We are very reliant on the local authorities to get this payment out as quickly as possible. They have been hugely helpful. The CCMA and the LGMA have been very helpful. This was a big ask of them with very little notice, in truth. We put this scheme in place at budget time. It involved a lot of money going out to a lot of businesses in a relatively short space of time and it became very clear that we could not do it before the end of the year, which we would have liked to do. What the local authorities and the Department of housing, which has also been very helpful, have said is that they would endeavour to get it out in the first quarter of this year and that is still the target. However, there are lots of moving parts involved in making that happen which is why we are putting a service level agreement in place. That will be finalised shortly. My understanding is that letters should go out by the middle of February confirming bank account details and active businesses with a view to getting payments out before the end of the first quarter, or at least a lot of the payments, and if there are any further payments outstanding, they will be made very shortly after that. We are trying to get these payments done in the first quarter of this year for all the reasons that Deputies have rightly outlined, including the pressure that many businesses, particularly those in specific sectors like cafés and restaurants, are feeling at the moment. I have met a lot of business owners over the last number of weeks, as have the Ministers of State in this Department.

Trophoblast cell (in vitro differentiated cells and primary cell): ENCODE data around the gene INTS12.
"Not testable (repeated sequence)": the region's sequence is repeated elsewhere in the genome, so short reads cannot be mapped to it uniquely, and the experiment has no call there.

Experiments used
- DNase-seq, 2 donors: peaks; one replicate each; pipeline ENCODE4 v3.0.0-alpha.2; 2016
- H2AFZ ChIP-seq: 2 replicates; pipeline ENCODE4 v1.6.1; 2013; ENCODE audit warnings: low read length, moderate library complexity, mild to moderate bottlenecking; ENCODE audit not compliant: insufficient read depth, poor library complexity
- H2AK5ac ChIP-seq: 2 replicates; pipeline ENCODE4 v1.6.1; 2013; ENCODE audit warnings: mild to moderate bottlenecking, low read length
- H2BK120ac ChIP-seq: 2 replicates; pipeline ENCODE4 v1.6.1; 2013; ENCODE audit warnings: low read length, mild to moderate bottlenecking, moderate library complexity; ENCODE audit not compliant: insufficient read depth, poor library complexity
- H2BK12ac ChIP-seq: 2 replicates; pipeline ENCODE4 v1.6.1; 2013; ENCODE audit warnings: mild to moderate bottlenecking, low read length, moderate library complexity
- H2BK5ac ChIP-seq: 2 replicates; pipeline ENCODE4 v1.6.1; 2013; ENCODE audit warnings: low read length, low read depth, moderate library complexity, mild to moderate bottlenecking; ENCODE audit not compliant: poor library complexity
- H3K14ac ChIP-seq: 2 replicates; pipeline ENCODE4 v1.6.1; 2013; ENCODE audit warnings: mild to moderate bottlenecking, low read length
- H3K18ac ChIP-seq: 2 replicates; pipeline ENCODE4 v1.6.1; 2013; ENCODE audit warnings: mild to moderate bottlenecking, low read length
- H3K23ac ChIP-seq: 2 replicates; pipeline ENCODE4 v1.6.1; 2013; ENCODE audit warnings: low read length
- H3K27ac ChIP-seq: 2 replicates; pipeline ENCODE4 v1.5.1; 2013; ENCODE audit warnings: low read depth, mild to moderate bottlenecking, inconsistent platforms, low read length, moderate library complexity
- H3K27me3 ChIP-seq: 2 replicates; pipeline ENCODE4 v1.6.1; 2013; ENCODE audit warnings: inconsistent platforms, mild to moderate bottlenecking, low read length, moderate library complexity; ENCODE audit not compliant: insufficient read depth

More generally, I do not think we should be questioning some of the policy decisions that are resulting in increased costs to businesses. Is anybody suggesting that we should backtrack on the increase in the minimum wage to €12.70? Is anybody seriously suggesting that we should not go from three to five days statutory sick pay, when we are actually only catching up with other countries around Europe? Is anyone suggesting that we should not plan for auto-enrolment in terms of pension provision for the future? Is anybody considering that we should go backwards in terms of parental leave? All of these things are the right things to do but there is a cost to employers as a result of them and we need to respond to that, from a policy point of view. The Minister for Finance, Michael McGrath, has been hugely helpful in this regard in the context of working with Revenue. We are now going to treat warehoused debt with a lot more flexibility and with zero interest. This will enable businesses to manage that debt out into the future. My Department is considering what else it can do to assist businesses that are under pressure from a cost base point of view to remain competitive and to stay afloat this year.